Last month, a Muslim girl (17 years old) who married a Muslim man (36 years old) was granted protection by the Punjab & Haryana High Court, noting that Under Muslim Personal Law, the two are of marriageable age.
A security plea filed by the Muslim Husband-Wife (Petitioners) who solemnized their marriage on 21 January 2021, according to Muslim rituals and ceremonies, was heard by the Bench of Justice Alka Sarin.
Although the date of birth of petitioner No.1 (husband) is 01 April 1984, 10 January 2004 is the date of birth of petitioner No.2 (wife).
The petitioner’s lawyer cited the Punjab & Haryana High Court’s rulings to argue that puberty and plurality are one and the same in Muslim law and that there is an assumption that a person at 15 years of age achieves a majority.
It was also pleased that a Muslim boy or girl who has reached puberty is free to marry whoever he or she wants, and that the guardian has no right to intervene.
It has also been argued that puberty and plurality are one and the same under Muslim law and that there is an assumption that a person achieves a majority at the age of 15.
It was also reported that the life and liberty of the petitioners were in extreme danger at the hands of respondent Nos.4 to 14 and that the Senior Superintendent of Police, S.A.S. Nagar, Mohali (respondent No.2) was sent to the Senior Superintendent of Police, but no action was taken on this.
Finally, it was demanded that directives be given in compliance with the legislation to determine the said representation in a time-bound manner.
The Court has taken notice of the decisions quoted on behalf of the petitioners and of the fact that, in the present case, the girl is Petitioner No.2. More than 17 years of age. In the case of Yuns Khan vs. State of Haryana & Ors, the Court also found that.’ [2014(3) RCR (Criminal) 518, in which it was observed that the marriage of a Muslim girl is regulated by the Muslims’ personal rules.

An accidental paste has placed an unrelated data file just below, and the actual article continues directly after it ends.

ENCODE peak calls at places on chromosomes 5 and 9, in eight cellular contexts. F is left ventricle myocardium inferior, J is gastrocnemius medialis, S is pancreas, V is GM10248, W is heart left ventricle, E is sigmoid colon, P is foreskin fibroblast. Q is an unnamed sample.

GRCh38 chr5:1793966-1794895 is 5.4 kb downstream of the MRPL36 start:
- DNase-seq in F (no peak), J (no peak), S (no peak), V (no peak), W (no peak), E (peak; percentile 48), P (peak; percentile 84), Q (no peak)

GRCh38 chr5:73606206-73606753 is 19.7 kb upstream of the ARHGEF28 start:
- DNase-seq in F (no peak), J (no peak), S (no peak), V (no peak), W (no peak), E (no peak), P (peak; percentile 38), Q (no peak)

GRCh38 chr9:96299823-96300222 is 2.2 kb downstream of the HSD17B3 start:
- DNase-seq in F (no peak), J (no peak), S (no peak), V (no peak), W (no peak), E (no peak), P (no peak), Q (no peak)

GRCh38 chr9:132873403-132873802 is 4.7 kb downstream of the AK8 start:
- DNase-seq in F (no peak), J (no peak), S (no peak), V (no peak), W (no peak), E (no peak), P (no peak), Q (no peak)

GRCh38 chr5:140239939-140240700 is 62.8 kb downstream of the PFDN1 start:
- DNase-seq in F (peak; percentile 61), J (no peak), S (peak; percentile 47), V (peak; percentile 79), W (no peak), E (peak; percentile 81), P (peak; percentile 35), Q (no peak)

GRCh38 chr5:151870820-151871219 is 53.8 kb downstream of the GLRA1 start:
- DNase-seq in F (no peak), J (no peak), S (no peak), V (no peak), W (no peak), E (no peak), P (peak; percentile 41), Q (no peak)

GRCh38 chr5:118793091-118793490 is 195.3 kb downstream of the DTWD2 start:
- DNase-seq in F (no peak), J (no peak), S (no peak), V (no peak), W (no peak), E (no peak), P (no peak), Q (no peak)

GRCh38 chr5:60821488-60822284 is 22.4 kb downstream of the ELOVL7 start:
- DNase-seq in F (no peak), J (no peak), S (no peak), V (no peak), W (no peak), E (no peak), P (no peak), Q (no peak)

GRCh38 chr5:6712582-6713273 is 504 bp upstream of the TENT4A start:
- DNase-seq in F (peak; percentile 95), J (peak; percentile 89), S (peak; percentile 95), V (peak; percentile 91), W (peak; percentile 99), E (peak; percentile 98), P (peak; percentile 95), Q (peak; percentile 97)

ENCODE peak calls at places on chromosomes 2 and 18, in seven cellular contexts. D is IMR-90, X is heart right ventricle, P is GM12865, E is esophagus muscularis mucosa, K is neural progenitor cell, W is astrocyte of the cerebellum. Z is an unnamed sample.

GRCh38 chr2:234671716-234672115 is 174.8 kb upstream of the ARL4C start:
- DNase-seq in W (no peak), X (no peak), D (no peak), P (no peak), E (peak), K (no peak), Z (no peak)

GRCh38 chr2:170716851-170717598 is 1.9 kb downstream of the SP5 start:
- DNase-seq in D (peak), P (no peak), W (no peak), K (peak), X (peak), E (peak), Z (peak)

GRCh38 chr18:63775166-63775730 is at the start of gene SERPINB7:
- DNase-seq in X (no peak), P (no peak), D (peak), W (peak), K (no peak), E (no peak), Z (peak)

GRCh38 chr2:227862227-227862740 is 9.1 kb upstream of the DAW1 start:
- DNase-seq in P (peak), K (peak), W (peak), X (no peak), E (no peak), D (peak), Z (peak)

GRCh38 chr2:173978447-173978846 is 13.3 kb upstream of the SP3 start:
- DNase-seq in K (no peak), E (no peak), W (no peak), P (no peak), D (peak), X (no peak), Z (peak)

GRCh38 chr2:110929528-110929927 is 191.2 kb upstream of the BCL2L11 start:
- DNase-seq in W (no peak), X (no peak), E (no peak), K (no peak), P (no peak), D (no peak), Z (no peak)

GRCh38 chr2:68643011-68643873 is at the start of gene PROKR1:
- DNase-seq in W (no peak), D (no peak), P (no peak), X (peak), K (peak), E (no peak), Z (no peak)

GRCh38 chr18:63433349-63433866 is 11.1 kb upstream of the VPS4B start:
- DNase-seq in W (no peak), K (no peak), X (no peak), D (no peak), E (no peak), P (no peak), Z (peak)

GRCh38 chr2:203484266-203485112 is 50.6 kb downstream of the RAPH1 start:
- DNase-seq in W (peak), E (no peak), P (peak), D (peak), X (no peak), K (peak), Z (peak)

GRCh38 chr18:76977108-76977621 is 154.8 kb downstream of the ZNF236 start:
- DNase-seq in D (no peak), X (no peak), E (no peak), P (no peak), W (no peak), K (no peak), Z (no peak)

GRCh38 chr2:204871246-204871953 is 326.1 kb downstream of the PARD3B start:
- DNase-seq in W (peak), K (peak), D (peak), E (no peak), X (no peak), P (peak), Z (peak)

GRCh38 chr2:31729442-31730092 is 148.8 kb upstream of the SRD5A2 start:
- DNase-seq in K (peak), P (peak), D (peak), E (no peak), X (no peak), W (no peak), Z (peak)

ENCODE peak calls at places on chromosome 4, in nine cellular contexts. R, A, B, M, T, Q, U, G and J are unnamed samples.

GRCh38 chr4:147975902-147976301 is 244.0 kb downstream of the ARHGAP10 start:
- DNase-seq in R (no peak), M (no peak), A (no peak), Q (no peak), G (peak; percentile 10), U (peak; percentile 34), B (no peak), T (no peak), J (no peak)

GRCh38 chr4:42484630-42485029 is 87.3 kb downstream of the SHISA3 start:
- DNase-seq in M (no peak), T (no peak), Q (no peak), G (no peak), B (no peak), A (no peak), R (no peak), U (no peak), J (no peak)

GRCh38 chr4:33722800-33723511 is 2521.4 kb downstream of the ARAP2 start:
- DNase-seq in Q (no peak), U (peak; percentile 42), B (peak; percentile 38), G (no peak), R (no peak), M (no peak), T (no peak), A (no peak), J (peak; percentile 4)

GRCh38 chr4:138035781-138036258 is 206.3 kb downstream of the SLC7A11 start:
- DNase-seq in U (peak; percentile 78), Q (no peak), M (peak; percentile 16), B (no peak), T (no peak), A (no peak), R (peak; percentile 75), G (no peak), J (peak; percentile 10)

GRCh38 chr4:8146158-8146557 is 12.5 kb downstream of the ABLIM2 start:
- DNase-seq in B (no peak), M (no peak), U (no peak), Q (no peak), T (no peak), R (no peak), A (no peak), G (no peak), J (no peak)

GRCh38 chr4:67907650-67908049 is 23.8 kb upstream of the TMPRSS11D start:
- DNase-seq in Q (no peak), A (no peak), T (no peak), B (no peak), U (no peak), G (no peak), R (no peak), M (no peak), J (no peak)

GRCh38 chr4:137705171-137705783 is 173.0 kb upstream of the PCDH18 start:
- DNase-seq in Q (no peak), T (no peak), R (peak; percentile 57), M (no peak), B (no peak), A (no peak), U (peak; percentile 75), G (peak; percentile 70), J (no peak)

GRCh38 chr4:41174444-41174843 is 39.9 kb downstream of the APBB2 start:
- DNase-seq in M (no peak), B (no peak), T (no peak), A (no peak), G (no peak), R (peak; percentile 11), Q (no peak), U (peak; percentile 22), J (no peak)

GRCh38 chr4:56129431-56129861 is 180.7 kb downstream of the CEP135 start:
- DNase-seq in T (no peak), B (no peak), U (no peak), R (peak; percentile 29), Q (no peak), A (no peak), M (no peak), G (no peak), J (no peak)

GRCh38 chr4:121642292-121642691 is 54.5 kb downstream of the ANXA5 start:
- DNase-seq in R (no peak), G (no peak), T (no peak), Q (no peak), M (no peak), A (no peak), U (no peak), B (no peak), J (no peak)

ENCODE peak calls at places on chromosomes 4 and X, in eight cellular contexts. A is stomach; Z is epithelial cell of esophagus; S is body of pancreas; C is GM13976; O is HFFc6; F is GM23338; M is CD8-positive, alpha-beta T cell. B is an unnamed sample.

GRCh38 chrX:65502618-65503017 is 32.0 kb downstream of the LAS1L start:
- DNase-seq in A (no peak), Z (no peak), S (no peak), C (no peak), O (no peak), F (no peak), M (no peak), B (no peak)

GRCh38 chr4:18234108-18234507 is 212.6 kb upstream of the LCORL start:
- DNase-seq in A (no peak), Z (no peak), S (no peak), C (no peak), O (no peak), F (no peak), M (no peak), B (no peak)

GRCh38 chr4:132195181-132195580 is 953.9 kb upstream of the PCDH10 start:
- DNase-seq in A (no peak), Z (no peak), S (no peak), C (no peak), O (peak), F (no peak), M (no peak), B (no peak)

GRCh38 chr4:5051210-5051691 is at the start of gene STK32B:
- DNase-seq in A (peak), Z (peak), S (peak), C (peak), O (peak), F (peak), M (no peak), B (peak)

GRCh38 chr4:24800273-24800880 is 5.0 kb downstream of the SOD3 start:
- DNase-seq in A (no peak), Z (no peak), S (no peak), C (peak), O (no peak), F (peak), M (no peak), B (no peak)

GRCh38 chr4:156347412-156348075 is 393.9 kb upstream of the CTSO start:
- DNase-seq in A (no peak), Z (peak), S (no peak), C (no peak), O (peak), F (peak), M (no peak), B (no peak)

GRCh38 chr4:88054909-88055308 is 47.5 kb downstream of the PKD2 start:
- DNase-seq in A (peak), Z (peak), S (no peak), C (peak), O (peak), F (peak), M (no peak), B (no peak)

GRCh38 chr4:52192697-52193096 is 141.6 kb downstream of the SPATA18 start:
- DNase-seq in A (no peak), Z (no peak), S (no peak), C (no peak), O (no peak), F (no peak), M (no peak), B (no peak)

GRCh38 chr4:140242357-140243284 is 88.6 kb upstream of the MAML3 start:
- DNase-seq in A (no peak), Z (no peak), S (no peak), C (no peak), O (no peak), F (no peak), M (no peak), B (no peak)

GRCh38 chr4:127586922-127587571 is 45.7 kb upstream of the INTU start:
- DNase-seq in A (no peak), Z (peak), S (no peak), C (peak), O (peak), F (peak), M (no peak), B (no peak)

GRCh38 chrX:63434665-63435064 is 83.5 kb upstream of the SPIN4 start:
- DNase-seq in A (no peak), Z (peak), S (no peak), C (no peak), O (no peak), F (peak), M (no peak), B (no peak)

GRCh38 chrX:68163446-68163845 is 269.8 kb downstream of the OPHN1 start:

Referring to Article 195 of the book ‘Sir Dinshah Fardunji Mulla’s Principles of Mohammedan Law,’ the Court ruled, “The petitioner No.2 being over 17 years of age was competent to enter into a contract of marriage with a person of her choice.”
It may be noted that, according to Article 195 of Sir Dinshah Fardunji Mulla’s book ‘Principles of Mohammedan Law,’ any Mahomedan of sound mind who has attained puberty may enter into a marriage contract and puberty shall be assumed, in the absence of evidence, to have reached the age of fifteen years.
In view of the aforementioned debate, the petition was then disposed of in a manner directed to the Senior Police Superintendent, S.A.S. Nagar, Mohali. (respondent No.2) to decide on the representation of the petitioners dated 21.01.2021 and to take the required steps according to the statute.
It should be noted that the legal marriage age in India is 18 years for girls and 21 years for youth. The Special Marriage Act, 1954, and the Ban of Child Marriage Act, 2006 control this.
Under Muslim law, however, marriage, or Nikah, is a contract. The right of individuals to marry on their own free will is recognised by Muslim law. The prerequisites for a legal Muslim marriage are:
- The people both must profess Islam.
- The age of puberty should be both.
- A bid and approval need to be made and two witnesses must be present.
- Mehar, and Dower and Mehar and
- The lack of a forbidden amount of contact.
It is similarly important to remember that the Supreme Court acknowledged in the Hadiya Case (Shafin Jahan v. Asokan K.M. and Ors.) that the validity of the marriage option of an adult woman should not be challenged.
The Supreme Court decided in 2019 to address the issue of whether a Muslim minor girl who has reached puberty is permitted to live with an individual of her choosing.